Cypress Semiconductor Corporation v. Maxim Integrated Products, Inc.: Court Rules Action Brought in "Bad Faith"

HIGHLIGHTS:

  • In Cypress Semiconductor Corporation v. Maxim Integrated Products, Inc. the California Court of Appeal affirmed a trial court’s award of attorneys’ fees plus costs to Maxim Integrated Products, Inc. as the “prevailing party” in a trade secret misappropriation action brought in “bad faith” by Cypress.
  • The trial court’s bad faith determination was supported by evidence that Maxim did nothing other than recruit employees of its competitor, Cypress, which Maxim was allowed to do under California law because the “inevitable disclosure” doctrine has been rejected by the California courts.
  • This case bears noting because many employers in California use misappropriation of trade secrets as the means to attack a competitor when the competitor acquires one or more of their employees.

In Cypress Semiconductor Corporation v. Maxim Integrated Products, Inc.,1 the California Court of Appeal affirmed a trial court’s award of $180,817.50 in attorneys’ fees plus costs to Maxim Integrated Products, Inc. as the “prevailing party” in a trade secret misappropriation action brought in “bad faith” by Cypress Semiconductor Corporation. Cypress alleged that Maxim misappropriated trade secrets, or was attempting to do so, by soliciting for employment Cypress’ employees specializing in touchscreen technology, an area in which the two companies compete with each other.

In upholding the trial court judgment, the California Court of Appeal held that:

  • The trial court’s findings were without procedural error.
  • The trial court’s bad faith determination was supported by evidence that Maxim did nothing other than recruit employees of its competitor, Cypress, which Maxim was allowed to do under California law because the “inevitable disclosure” doctrine has been rejected by the California courts.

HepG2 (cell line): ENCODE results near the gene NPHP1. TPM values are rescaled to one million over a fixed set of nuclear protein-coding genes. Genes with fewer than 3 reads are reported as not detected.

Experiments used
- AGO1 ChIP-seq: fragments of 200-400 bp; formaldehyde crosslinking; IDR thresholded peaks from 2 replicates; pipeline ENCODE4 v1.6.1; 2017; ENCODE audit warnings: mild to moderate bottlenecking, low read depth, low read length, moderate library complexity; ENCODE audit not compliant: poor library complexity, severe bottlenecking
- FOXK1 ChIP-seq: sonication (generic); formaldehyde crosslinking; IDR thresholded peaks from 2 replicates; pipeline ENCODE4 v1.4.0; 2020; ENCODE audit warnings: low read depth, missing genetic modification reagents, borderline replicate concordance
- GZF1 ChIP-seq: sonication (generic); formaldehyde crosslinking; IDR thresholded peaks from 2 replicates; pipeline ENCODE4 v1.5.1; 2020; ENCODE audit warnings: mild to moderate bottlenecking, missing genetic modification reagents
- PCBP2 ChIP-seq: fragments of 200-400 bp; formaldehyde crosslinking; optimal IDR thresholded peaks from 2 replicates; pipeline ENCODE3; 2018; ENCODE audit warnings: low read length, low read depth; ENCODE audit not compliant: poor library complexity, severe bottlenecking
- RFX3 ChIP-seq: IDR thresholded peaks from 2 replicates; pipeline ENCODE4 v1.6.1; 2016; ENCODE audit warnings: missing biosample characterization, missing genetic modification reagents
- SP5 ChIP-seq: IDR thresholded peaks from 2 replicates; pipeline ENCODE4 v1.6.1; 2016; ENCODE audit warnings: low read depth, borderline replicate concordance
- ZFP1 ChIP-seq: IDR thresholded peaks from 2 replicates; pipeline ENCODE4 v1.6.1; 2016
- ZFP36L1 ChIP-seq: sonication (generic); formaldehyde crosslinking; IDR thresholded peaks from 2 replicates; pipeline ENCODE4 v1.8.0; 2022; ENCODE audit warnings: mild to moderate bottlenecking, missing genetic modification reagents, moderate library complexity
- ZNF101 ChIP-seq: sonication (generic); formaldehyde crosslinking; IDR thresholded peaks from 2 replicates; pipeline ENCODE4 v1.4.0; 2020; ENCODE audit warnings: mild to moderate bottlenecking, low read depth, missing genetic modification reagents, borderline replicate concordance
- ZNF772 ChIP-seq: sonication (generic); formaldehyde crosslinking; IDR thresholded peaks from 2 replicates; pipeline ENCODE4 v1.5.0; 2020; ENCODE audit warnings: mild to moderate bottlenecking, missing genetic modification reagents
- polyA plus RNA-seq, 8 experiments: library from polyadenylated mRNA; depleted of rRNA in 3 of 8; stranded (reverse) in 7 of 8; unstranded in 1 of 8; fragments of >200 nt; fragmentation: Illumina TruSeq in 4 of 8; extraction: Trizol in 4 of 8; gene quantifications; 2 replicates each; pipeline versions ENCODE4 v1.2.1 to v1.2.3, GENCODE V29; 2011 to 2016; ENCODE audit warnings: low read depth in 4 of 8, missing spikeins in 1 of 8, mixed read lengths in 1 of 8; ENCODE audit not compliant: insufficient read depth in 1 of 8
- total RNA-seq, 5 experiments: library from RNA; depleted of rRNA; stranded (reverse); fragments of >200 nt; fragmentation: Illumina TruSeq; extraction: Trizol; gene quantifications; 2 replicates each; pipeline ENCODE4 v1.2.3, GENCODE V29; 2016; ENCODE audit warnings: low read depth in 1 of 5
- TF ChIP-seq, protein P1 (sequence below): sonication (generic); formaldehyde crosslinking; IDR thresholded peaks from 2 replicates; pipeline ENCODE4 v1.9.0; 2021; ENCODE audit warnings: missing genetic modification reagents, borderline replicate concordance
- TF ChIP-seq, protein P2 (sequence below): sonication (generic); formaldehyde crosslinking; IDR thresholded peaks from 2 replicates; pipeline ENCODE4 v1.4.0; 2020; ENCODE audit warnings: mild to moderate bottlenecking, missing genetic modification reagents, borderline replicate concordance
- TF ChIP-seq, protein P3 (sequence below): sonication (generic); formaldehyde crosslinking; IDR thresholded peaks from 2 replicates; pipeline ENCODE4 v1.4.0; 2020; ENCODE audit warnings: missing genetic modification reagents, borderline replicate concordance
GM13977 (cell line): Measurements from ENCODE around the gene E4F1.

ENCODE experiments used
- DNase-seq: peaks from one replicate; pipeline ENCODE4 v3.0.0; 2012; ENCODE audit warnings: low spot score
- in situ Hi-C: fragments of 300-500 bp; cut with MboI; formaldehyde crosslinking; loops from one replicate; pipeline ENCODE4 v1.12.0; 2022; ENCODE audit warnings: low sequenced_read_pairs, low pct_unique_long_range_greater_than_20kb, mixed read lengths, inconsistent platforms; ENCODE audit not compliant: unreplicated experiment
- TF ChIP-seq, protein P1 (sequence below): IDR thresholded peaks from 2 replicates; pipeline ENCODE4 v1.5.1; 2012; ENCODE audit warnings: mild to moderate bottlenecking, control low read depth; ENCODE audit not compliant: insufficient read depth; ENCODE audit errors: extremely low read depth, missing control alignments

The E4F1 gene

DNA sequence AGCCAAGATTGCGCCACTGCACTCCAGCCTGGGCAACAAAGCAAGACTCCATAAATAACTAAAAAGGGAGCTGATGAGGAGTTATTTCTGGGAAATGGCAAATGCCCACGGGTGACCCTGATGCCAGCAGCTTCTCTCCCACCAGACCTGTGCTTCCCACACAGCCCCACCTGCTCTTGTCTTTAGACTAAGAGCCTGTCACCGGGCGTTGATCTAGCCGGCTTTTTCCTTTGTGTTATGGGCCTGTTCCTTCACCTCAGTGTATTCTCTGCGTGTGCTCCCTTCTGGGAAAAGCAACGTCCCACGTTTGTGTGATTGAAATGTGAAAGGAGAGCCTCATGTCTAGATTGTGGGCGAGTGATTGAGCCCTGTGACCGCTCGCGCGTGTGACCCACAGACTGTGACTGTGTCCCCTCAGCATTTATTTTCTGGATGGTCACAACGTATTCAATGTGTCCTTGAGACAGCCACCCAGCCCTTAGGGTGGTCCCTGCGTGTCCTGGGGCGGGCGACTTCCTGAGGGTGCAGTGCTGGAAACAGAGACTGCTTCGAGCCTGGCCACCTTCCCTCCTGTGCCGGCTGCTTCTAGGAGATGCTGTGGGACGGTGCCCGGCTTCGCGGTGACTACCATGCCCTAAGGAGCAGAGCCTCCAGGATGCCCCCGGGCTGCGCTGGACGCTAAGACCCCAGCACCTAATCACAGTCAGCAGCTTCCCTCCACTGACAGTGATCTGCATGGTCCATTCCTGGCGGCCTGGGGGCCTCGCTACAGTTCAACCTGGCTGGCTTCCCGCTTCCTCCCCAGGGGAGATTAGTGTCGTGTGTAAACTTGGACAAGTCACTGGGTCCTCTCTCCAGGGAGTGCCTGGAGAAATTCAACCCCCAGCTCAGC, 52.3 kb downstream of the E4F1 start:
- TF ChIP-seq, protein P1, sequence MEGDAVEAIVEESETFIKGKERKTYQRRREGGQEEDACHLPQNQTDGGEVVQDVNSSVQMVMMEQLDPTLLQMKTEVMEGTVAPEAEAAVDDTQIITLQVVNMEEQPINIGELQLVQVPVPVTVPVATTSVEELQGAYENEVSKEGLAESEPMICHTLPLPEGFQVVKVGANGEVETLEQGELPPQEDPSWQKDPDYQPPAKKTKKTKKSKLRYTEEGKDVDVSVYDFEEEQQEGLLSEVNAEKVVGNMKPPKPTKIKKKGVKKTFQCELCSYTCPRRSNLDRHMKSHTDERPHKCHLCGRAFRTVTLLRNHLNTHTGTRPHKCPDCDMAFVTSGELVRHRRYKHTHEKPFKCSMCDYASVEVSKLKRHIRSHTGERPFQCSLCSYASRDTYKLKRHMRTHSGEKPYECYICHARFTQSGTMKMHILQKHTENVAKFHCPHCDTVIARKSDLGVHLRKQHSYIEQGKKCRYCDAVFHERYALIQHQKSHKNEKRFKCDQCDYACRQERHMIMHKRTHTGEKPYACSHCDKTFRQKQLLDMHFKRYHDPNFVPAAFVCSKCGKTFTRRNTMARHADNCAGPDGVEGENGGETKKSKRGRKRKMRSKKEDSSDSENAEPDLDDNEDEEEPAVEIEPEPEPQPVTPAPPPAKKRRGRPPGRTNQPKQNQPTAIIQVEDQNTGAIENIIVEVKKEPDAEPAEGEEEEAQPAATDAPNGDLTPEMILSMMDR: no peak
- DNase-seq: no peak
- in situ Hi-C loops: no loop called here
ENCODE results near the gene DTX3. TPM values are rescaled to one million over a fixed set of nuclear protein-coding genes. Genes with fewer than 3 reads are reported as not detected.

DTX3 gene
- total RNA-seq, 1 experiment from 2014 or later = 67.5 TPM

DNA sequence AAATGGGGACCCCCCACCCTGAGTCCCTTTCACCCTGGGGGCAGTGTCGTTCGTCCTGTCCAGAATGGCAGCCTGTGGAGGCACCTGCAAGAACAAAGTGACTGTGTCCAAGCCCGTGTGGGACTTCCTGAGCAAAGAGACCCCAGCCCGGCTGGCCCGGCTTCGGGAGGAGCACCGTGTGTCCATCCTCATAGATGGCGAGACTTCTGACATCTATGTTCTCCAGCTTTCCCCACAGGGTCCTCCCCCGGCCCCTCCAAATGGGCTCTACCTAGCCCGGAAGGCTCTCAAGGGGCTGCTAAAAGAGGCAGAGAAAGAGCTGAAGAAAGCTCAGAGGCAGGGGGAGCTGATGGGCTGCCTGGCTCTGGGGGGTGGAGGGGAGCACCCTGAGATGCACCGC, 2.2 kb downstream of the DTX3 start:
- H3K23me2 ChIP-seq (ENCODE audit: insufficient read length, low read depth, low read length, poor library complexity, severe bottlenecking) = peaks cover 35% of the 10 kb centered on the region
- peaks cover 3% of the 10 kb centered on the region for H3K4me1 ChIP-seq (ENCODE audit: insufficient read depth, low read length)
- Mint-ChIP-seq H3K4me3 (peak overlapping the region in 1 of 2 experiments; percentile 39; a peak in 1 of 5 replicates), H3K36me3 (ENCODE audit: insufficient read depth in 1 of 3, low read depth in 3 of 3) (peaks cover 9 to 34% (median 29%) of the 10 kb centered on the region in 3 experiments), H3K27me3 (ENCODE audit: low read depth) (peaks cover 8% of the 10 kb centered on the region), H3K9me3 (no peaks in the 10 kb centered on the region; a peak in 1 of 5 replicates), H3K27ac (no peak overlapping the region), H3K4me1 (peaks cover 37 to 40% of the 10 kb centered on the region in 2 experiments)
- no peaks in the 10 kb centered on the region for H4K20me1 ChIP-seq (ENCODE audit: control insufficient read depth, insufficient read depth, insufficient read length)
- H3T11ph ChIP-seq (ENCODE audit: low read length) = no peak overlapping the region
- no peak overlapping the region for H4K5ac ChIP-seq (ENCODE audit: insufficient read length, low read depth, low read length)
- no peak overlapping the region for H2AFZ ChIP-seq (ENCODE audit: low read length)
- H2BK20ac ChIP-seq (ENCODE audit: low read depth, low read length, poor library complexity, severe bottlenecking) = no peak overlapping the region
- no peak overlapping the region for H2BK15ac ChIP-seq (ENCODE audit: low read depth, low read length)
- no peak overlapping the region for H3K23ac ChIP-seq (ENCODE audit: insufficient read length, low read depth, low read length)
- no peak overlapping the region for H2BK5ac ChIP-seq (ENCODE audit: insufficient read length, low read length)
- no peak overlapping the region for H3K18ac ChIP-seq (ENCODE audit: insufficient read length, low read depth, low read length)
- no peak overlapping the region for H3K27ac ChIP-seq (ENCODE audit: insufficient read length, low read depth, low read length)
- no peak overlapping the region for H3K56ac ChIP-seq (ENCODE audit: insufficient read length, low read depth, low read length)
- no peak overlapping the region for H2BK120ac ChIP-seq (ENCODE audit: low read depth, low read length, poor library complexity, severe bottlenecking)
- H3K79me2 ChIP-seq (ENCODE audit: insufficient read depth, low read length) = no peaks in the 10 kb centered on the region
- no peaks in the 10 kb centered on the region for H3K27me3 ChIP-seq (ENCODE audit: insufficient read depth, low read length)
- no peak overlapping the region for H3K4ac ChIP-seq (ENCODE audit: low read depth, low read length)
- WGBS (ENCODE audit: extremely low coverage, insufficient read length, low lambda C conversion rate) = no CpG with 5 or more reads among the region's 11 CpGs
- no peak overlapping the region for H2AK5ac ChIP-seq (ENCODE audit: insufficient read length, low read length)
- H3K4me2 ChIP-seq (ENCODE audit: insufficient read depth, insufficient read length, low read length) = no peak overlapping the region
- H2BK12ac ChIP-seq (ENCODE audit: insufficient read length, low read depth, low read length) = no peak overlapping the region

• Maxim was the “prevailing party” when the trial court impliedly found that Cypress dismissed the suit to avoid an adverse determination on the merits.

The Court of Appeal ultimately concluded that

Cypress filed a complaint that was ... meritless on its face, based upon theories of liability that were not merely specious, but nonsensical. The apparent purpose of the lawsuit was to cow Maxim, and perhaps other competitors, into refraining from conduct in which ... they had every right to engage.2

Factual Background of Cypress

In February of 2011, Maxim sought to fill vacant positions, some of which required experience in touchscreen technology. Maxim hired several recruiters, including an Israel-based recruiter, to assist in finding suitable candidates to fill these vacancies. The Israel-based recruiter directly contacted several Cypress employees, as well as employees of other companies, who specialized in touchscreen technology.

In response, Cypress’ president wrote Maxim’s president, Tunç Doluca, threatening to file suit if Maxim continued to solicit employment of Cypress’ touchscreen specialists. A dispute arose between Cypress and Maxim as to the lawfulness of Maxim’s solicitation of Cypress’ employees. Maxim denied there being interest in obtaining any of Cypress’ trade secrets. When a 14-year Cypress employee accepted an offer for employment at Maxim, Doluca wrote Cypress’ president with an assurance that the employee would not be working with touchscreen technology at Maxim.3